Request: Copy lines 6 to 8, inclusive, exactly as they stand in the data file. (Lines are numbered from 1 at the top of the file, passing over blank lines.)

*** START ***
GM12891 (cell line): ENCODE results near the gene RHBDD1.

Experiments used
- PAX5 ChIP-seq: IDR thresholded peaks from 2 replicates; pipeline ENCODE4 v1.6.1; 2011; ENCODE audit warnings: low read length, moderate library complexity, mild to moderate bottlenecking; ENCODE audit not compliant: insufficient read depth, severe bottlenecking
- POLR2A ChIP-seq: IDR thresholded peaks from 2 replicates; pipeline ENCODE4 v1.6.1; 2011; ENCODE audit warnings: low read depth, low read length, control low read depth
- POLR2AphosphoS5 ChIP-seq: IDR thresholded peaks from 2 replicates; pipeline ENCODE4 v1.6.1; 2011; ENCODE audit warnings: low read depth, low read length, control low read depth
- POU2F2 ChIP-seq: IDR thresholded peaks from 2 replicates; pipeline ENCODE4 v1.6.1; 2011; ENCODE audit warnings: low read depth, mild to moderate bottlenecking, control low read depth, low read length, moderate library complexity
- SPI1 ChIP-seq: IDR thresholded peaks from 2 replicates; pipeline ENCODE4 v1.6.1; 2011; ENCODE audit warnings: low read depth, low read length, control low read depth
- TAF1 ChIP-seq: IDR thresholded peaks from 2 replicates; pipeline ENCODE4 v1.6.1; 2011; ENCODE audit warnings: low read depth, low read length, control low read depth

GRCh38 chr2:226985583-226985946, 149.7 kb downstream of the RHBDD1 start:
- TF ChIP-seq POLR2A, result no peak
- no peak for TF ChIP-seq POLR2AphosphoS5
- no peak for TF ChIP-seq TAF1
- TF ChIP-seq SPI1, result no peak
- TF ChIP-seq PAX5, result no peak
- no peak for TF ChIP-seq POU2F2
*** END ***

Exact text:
- POU2F2 ChIP-seq: IDR thresholded peaks from 2 replicates; pipeline ENCODE4 v1.6.1; 2011; ENCODE audit warnings: low read depth, mild to moderate bottlenecking, control low read depth, low read length, moderate library complexity
- SPI1 ChIP-seq: IDR thresholded peaks from 2 replicates; pipeline ENCODE4 v1.6.1; 2011; ENCODE audit warnings: low read depth, low read length, control low read depth
- TAF1 ChIP-seq: IDR thresholded peaks from 2 replicates; pipeline ENCODE4 v1.6.1; 2011; ENCODE audit warnings: low read depth, low read length, control low read depth